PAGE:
By Mick Krever
CNN, January 14th, 2014
Millions of fans around the country were glued to their radios to hear the broadcast – millions, that is, except for eight unlikely burglars, who used the fight as the perfect distraction for their infiltration of J. Edgar Hoover’s feared FBI.
Using lock picks and crowbars, the activists – among them a young married couple with children, a cab driver, and a religion professor – broke into a suburban Pennsylvania FBI office.
Despite a massive FBI manhunt, the burglars were never caught; the statute of limitations ran out, and their identities were never known. Until now.
Journalist Betty Medsger was the first to report the story, and she's just published her book called "The Burglary: The Discovery of J. Edgar Hoover's Secret FBI." She writes that long before Edward Snowden and his leaks about the U.S. National Security Agency, American activists believed that there was government malfeasance that needed to be made public.
“J. Edgar Hoover was untouchable,” John Raines, who along with his wife Bonnie was an accomplice in the break in, told CNN’s Christiane Amanpour on Monday. “He was either admired or he was feared in Washington. Nobody that we elected to supervise something like the FBI would do their work.”
Their break-in would be a success, and the documents they found confirmed their fears.
One FBI memo, calling for more surveillance of anti-war activists, read
Before fight night, the activists knew that they needed to know all about the building they were targeting.
Bonnie Raines stepped forward for the job. She posed as a student from nearby Swarthmore College, and said she was doing research on
When they gave her an appointment, she disguised herself as a college student – she was 29 at the time – and went in.
“I took my notes in my little notebook with gloves on,” she said – so as not to leave fingerprints. “They never noticed that I never took my gloves off the whole time I was there.”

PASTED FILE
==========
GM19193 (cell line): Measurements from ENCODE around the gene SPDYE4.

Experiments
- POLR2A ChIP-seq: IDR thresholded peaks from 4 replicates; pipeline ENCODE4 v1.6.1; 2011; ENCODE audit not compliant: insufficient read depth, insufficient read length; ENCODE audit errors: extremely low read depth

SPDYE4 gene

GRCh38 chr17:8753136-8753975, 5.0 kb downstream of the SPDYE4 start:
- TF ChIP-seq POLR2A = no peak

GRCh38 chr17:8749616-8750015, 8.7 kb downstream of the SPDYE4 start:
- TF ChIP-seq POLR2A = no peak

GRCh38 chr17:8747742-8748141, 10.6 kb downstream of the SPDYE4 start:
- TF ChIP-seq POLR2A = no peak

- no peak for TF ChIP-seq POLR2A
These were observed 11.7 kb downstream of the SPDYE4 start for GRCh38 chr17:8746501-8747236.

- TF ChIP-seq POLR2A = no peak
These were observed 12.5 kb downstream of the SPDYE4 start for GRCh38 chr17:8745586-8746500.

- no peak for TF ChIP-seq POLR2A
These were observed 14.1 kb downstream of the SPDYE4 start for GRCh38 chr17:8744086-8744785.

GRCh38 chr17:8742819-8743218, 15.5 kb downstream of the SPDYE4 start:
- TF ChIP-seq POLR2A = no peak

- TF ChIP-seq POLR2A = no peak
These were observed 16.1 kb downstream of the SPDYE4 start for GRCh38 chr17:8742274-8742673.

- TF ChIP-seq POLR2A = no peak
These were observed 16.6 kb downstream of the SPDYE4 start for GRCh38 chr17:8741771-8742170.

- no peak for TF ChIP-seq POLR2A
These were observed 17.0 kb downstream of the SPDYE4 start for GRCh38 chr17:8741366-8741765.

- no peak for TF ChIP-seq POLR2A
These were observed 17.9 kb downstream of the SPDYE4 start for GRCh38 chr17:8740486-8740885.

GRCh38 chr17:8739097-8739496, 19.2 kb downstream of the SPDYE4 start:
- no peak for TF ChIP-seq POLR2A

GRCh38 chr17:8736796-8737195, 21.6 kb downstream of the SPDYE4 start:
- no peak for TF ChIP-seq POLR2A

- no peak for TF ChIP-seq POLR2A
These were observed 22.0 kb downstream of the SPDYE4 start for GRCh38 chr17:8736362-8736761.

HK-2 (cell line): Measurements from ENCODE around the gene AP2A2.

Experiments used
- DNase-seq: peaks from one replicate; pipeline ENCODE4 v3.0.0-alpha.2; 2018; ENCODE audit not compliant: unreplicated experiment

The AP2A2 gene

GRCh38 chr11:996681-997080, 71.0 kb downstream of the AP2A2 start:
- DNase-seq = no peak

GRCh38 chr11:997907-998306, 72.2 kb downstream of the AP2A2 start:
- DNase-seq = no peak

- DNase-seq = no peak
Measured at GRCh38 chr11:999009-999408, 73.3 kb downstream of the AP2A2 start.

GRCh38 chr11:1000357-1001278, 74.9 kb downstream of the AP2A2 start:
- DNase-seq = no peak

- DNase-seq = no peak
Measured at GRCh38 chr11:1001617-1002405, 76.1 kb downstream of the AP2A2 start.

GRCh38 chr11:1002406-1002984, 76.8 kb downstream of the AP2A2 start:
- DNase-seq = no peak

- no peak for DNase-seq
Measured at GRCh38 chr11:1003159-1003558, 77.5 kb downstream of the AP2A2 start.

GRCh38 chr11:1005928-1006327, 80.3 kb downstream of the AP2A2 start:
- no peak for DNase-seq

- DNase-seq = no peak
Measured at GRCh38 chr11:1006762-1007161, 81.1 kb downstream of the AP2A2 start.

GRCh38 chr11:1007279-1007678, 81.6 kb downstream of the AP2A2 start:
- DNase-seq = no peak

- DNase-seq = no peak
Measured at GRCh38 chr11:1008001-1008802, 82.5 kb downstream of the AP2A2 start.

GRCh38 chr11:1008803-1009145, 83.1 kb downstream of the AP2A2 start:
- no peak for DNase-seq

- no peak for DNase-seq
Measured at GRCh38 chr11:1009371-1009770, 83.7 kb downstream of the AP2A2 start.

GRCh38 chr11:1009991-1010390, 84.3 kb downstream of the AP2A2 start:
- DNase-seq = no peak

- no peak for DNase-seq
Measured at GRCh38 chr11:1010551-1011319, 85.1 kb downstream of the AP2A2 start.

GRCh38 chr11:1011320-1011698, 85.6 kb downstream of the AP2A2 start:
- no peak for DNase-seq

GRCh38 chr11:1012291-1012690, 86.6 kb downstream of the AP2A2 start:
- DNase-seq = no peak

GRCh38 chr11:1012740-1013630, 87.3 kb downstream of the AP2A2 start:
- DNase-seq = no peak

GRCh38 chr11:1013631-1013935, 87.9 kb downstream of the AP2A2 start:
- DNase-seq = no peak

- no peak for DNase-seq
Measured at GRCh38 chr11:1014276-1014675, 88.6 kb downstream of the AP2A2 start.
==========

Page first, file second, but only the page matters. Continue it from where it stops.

The fact that they showed her so little suspicion, she told Amanpour, showed the instigators that they would be able to break in without issue.
“I want to emphasize,” Medsger added, “that they had no idea whether they would find a single piece of paper of importance. And I think this is important. They were willing to take this risk that could have led to many years in prison, sacrificing their freedom, without having any certainty that they were going to find anything significant.”
In breaking into an FBI office, the Raineses were taking a huge risk not only for themselves, but for their young children.
The fact that they would both participate in the break-in, Bonnie admitted, was “another level of jeopardy.”
“We were not reckless in any regard,” she said.
They felt that it was their
Had they been caught, John said, they had arranged for his older brother to care for the children.
“We're parents; we're also citizens,” he said. They had a responsibility as parents to their children, but also “as citizens to the nation those children are going to live in and have children in.”
Breaking in on the night of the highly anticipated Frazier-Ali fight, Bonnie said, was the “key factor.”
Bill Davidon, a physics professor and one of their fellow accomplices “who was so strategic and smart, realized that we had an opportunity.”
Departing the building weighed down with documents, the burglars jumped into a station wagon and drove to a nearby Quaker farmhouse.
They set up tables, and immediately set to work sorting through the papers, not knowing what they might come across.
“Somebody would say, ‘Oh, oh, oh, look at this! Look at this!,’” John said. “And we'd all run over there and, you know, it was within an hour, we knew we hit the jackpot.”
One of the documents they found was an internal memo on “COINTELPRO,” or “counterintelligence programs.”
The notorious FBI surveillance of Martin Luther King, Jr., for example, fell under COINTELPRO.
“The program against Dr. King went on for years,” Medsger said. They tried, for example, “to convince him to commit suicide just days before he was to receive the Nobel Peace Prize.”
The burglars would meet with vindication when, a few years later, a Senate investigation – the Church Committee – released its report on government surveillance.
It draws striking parallels to today.
President Barack Obama is expected to lay out reforms to the NSA, after a special panel investigating Edward Snowden’s leaks called for new limited on the nation’s intelligence agencies.
The activist groups of the 1960s and ‘70s “felt the paranoia” that the government was trying to create, she said.
Compare that to today, when Medsger said that the surveillance is “much more massive” but harder for the public “to feel surveillance.”
“It really involves everyone,” she said, “and the technological capacity is so great, that it makes it much more personally invasive, but you don’t feel it.”